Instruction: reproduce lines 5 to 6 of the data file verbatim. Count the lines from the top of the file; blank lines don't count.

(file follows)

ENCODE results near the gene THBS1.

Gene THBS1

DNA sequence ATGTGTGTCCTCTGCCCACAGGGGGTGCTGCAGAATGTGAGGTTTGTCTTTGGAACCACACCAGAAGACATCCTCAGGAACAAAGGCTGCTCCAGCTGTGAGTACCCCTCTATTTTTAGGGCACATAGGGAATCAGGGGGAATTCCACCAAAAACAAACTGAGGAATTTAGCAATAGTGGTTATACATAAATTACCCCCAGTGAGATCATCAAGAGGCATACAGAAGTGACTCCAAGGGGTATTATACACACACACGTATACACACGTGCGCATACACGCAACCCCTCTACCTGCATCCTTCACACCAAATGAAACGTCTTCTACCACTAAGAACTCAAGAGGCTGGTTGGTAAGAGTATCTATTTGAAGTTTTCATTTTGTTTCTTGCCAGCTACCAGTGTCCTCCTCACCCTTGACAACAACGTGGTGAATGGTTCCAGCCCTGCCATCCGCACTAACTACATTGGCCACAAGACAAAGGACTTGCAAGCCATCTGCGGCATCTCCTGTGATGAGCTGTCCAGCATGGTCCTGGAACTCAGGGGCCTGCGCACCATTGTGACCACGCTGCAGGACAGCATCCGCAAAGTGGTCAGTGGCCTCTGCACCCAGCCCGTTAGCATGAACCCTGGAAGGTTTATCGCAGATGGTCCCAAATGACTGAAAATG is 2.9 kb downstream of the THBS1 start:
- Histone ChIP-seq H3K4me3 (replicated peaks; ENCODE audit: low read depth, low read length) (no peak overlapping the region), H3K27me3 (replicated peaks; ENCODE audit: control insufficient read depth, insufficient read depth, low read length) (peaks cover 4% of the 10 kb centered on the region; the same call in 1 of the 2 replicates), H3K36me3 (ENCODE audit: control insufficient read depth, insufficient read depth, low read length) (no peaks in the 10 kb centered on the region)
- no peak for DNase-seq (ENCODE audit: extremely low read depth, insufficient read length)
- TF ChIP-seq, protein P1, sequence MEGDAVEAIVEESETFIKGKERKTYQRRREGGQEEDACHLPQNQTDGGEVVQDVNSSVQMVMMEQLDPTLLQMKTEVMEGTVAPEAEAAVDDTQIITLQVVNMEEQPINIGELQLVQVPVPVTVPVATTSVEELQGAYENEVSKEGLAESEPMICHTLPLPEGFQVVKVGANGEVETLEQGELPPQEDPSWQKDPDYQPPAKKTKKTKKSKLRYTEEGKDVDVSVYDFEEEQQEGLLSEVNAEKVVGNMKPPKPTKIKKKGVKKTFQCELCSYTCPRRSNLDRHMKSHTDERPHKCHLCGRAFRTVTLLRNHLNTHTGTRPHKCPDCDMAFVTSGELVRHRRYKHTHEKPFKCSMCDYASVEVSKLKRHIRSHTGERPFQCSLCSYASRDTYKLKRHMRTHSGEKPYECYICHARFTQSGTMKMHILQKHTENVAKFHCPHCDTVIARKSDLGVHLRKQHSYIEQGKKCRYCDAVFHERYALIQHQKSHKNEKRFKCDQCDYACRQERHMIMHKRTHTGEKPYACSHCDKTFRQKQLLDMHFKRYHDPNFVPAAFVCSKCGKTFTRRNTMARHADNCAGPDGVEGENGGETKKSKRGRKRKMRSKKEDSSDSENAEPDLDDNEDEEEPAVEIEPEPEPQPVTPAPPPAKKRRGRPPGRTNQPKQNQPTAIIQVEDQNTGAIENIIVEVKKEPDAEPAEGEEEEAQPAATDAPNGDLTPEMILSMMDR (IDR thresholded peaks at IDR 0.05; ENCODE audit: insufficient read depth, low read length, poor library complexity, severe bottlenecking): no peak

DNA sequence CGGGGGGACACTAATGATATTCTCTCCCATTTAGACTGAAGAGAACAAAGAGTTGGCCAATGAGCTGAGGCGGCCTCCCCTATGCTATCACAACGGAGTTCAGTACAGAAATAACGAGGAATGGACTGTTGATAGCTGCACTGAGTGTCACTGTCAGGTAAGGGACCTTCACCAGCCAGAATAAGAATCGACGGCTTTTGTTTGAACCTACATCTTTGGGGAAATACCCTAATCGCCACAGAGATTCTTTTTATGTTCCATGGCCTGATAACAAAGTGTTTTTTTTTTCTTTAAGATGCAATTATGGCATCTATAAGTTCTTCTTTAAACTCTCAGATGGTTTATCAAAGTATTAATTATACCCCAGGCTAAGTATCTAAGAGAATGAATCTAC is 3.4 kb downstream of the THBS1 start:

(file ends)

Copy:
- no peak for DNase-seq (ENCODE audit: extremely low read depth, insufficient read length)
- TF ChIP-seq, protein P1, sequence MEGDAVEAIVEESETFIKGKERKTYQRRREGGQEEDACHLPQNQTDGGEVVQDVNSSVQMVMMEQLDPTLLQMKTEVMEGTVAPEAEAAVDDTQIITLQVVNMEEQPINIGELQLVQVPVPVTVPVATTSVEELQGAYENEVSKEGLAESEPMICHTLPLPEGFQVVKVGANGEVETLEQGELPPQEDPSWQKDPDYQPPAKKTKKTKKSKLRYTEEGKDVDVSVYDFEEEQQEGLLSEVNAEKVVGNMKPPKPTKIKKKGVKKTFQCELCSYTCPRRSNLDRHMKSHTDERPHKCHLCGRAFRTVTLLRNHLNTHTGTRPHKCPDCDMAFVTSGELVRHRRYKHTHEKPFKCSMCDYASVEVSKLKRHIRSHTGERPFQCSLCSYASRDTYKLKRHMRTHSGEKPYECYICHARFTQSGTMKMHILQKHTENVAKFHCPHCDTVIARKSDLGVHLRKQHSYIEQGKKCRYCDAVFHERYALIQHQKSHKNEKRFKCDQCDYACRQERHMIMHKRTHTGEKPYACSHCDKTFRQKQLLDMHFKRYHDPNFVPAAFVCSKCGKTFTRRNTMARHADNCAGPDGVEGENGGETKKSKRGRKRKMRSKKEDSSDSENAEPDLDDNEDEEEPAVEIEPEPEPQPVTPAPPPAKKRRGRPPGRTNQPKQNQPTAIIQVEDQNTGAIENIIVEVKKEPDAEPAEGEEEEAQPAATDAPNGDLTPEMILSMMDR (IDR thresholded peaks at IDR 0.05; ENCODE audit: insufficient read depth, low read length, poor library complexity, severe bottlenecking): no peak